One characteristic of our changing climate is that while the Earth is heating up slowly, both the frequency and wildness of our extreme weather is increasing, noted Fred Heutte of the Sierra Club recently. For example, look at ENSO, the El Nino Southern Oscillation, the most important global short-term climate driver, which teleconnects to affect many climate systems. ENSO operates like a giant water-and-air piston, moving through its cycle within a decade. The up and down positions of this piston correspond to two coupled weather systems, El Nino and La Nina. ENSO has been very active in the last several years. A moderate El Nino was followed swiftly by a pretty big La Nina, which had tremendous consequences globally — record droughts and heat in Texas and Moscow, and record deluges in Pakistan, among many other outcomes.
Well, fasten your seat belts, folks. The National Oceanic and Atmospheric Administration has announced that we appear to be heading immediately back into an even bigger La Nina. Is global warming intensifying ENSO? Possibly. But what we KNOW is that climate models predict more extreme weather under global warming. And that global warming occurs in combination with other planetary processes — such as ENSO — to produce climate change.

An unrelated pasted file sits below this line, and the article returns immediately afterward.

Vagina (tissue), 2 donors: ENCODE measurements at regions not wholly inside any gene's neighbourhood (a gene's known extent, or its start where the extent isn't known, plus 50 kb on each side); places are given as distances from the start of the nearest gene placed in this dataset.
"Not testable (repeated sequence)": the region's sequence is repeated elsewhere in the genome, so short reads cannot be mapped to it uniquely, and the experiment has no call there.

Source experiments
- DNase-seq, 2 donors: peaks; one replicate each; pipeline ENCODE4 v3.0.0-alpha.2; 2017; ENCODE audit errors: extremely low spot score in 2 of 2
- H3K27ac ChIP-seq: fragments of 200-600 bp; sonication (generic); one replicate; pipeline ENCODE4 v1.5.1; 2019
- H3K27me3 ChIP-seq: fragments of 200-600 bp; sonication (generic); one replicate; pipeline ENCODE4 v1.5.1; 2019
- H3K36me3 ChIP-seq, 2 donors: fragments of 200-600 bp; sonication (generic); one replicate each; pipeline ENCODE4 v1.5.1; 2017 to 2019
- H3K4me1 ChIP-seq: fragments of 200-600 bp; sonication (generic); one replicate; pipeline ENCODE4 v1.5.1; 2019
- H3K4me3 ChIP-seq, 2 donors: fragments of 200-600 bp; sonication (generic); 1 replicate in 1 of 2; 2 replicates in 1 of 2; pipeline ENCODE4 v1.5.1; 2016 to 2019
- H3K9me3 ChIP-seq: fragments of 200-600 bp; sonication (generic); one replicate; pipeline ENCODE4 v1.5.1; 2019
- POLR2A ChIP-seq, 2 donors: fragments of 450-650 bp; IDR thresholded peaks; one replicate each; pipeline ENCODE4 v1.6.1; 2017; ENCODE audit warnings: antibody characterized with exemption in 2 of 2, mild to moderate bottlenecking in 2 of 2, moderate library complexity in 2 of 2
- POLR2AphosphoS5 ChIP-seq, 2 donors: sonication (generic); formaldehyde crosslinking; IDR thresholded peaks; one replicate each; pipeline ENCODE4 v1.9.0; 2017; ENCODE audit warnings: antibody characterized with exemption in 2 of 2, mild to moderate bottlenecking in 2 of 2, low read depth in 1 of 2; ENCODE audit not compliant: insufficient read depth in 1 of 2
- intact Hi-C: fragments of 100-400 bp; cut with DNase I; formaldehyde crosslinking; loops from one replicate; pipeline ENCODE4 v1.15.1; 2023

Update: Since this was written (about a week ago), an unusually early snow storm has hit the Northeast US. http://edition.cnn.com/2011/10/29/us/east-coast-storm/?hpt=us_c1
Fred Heutte is Chair of the Global Warming and Clean Energy Committee, Sierra Club. The first part of this text, unlike most other CCRs, is derived from an email communication he recently distributed to interested parties. I particularly like his apt piston analogy to the ENSO. The NOAA link on the upcoming La Nina is: http://www.noaanews.noaa.gov/stories2011/20111020_winteroutlook.html
Just a little wiki on ENSO in the US: the Pacific Ocean is a giant heat reservoir that drives global wind patterns. During El Nino, the east Pacific warms, and the northern US winters tend to be warmer, drier, while the southern US winters tend to be wetter. During La Nina, the east Pacific cools, with the opposite effects of El Nino.